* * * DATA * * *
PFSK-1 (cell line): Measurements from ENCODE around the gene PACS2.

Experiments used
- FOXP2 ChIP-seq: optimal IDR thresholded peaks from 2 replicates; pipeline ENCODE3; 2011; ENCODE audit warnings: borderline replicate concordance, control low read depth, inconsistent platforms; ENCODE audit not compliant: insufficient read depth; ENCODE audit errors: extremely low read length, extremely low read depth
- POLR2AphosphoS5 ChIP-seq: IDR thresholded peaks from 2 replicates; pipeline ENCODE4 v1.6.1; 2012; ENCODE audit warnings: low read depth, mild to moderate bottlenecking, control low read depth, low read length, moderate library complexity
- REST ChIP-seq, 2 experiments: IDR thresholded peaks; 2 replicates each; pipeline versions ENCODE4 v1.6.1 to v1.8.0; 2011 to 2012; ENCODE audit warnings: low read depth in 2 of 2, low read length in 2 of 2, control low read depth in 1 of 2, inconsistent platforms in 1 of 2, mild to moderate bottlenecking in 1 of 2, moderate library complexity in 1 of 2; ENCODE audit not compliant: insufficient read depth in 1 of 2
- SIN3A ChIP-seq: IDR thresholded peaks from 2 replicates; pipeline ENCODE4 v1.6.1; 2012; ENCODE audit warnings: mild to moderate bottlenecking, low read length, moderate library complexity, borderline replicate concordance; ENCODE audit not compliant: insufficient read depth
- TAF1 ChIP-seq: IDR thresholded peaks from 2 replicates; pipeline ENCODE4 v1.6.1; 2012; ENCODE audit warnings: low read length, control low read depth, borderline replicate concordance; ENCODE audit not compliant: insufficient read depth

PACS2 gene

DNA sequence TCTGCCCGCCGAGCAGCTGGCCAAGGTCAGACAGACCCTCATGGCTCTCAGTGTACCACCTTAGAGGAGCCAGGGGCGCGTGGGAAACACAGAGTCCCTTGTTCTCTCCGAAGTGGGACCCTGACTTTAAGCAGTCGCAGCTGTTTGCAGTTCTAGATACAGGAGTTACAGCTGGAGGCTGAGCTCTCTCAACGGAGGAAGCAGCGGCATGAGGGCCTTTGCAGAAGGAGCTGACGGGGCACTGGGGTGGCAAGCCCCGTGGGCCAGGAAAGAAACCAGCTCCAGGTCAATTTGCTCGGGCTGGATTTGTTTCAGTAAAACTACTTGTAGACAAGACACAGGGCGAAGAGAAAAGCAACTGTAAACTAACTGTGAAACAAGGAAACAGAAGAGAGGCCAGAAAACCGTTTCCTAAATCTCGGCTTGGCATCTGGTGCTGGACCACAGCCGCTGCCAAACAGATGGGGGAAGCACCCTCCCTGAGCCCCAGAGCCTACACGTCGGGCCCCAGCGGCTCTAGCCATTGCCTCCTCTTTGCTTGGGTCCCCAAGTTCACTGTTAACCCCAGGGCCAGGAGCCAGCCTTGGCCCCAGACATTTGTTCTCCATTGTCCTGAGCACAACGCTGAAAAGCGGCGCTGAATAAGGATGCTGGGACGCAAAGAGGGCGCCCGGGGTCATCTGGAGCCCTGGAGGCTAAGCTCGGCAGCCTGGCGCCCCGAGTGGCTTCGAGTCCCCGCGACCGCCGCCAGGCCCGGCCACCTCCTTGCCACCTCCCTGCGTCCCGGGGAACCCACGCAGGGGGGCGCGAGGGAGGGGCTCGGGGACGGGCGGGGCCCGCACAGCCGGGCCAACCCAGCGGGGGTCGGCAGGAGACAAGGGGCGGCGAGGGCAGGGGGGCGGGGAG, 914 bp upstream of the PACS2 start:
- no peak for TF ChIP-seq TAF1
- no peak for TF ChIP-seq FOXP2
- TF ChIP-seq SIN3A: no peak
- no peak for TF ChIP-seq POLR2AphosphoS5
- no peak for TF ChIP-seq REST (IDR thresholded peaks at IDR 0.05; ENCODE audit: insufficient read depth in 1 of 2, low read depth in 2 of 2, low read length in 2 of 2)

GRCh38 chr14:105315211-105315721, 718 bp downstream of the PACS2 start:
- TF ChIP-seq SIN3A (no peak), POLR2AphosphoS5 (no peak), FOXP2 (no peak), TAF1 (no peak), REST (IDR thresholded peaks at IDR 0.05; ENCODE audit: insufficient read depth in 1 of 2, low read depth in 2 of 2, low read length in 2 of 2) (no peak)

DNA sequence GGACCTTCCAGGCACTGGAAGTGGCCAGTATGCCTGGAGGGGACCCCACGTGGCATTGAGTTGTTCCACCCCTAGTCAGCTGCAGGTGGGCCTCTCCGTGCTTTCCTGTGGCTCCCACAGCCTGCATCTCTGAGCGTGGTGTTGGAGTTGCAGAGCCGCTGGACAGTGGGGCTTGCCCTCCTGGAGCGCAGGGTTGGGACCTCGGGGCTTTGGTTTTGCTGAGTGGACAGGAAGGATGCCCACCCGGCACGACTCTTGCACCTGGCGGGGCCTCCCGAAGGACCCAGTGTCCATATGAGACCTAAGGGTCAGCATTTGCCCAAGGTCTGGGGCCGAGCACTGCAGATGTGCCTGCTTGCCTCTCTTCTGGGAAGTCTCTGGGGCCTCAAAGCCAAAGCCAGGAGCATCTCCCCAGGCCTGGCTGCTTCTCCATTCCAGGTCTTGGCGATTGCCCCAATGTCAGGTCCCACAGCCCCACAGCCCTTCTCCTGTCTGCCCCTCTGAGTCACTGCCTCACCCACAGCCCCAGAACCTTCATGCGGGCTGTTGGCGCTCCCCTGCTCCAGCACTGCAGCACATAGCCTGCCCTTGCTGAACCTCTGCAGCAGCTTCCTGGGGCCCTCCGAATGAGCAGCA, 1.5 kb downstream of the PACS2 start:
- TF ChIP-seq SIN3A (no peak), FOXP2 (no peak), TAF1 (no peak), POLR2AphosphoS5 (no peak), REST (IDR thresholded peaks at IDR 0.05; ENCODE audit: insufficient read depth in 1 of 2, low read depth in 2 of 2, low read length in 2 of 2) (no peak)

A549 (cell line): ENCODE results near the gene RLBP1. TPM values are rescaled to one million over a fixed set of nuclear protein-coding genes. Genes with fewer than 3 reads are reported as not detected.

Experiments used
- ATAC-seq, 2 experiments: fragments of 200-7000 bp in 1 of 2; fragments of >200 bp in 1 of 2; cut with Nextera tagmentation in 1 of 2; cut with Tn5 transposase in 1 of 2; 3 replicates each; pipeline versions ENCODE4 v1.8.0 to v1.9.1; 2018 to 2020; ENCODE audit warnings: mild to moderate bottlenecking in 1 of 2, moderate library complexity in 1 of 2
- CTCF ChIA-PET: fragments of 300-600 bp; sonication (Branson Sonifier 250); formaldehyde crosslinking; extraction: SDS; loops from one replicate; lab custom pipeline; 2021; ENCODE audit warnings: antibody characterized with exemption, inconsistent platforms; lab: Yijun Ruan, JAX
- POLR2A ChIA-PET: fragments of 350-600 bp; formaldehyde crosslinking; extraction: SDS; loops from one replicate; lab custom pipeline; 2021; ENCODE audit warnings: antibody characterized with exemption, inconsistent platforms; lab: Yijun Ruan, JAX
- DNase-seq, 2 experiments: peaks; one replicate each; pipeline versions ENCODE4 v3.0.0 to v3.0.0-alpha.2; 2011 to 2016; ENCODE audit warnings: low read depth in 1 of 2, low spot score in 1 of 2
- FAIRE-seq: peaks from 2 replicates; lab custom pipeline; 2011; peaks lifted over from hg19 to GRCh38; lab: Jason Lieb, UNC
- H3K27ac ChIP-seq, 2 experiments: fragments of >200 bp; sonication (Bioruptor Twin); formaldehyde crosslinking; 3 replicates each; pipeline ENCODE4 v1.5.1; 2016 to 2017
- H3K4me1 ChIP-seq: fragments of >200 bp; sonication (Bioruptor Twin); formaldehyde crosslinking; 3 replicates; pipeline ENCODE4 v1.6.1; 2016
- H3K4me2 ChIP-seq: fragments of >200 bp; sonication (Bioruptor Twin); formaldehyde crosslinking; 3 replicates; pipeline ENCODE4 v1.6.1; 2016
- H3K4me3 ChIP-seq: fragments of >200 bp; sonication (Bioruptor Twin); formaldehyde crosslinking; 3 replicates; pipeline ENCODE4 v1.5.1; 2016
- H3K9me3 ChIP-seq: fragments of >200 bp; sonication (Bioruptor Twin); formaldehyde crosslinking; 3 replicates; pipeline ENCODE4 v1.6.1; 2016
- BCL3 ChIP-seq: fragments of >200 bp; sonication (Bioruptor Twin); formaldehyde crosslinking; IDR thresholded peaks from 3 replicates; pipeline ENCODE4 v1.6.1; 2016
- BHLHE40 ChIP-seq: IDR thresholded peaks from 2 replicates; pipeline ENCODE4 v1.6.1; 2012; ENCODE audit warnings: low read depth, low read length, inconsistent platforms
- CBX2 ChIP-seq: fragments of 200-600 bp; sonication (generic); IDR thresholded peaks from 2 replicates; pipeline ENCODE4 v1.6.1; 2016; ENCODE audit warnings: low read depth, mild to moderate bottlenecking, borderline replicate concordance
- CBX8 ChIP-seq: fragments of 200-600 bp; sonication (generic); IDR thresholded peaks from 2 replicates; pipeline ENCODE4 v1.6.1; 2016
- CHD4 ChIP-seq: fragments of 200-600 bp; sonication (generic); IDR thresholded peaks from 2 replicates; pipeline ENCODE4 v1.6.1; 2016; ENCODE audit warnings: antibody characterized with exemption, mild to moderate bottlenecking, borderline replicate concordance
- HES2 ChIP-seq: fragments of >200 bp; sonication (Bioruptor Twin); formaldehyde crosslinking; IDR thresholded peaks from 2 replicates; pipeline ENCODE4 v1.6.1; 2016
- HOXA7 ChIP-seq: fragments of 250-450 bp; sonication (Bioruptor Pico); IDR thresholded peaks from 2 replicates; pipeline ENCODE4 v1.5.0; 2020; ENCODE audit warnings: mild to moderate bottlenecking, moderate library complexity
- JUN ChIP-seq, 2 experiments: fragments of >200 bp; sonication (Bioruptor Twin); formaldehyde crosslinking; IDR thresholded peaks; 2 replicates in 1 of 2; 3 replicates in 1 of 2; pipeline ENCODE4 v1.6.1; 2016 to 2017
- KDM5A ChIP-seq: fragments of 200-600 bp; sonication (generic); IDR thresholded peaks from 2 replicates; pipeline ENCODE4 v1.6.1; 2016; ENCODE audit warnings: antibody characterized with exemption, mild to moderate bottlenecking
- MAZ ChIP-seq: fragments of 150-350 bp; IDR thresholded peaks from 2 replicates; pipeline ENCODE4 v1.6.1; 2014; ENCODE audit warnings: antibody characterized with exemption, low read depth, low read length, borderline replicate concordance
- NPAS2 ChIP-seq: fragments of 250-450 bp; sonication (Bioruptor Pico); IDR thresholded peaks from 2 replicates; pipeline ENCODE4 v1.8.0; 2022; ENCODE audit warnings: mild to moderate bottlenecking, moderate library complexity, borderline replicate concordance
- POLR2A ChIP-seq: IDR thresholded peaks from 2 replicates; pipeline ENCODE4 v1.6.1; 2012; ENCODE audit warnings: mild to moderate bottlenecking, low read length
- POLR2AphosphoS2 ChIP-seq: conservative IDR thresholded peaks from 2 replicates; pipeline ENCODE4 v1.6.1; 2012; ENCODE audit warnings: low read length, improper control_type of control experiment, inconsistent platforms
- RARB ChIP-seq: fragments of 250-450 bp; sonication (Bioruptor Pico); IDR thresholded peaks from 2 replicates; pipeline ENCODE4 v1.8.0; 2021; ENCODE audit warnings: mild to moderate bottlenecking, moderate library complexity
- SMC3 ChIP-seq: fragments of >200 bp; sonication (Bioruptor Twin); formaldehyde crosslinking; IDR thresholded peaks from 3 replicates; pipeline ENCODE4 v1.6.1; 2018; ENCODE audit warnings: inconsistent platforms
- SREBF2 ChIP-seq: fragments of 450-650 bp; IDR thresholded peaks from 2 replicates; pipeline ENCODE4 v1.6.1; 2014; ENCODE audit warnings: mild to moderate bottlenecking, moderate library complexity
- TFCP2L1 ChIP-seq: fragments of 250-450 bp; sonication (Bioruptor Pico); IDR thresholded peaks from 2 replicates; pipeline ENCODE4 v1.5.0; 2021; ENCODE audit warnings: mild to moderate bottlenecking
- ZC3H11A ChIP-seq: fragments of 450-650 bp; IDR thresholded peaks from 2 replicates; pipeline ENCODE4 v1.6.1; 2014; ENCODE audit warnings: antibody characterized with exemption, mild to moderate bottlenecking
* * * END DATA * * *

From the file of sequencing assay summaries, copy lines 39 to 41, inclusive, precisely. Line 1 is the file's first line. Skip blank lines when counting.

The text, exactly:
- KDM5A ChIP-seq: fragments of 200-600 bp; sonication (generic); IDR thresholded peaks from 2 replicates; pipeline ENCODE4 v1.6.1; 2016; ENCODE audit warnings: antibody characterized with exemption, mild to moderate bottlenecking
- MAZ ChIP-seq: fragments of 150-350 bp; IDR thresholded peaks from 2 replicates; pipeline ENCODE4 v1.6.1; 2014; ENCODE audit warnings: antibody characterized with exemption, low read depth, low read length, borderline replicate concordance
- NPAS2 ChIP-seq: fragments of 250-450 bp; sonication (Bioruptor Pico); IDR thresholded peaks from 2 replicates; pipeline ENCODE4 v1.8.0; 2022; ENCODE audit warnings: mild to moderate bottlenecking, moderate library complexity, borderline replicate concordance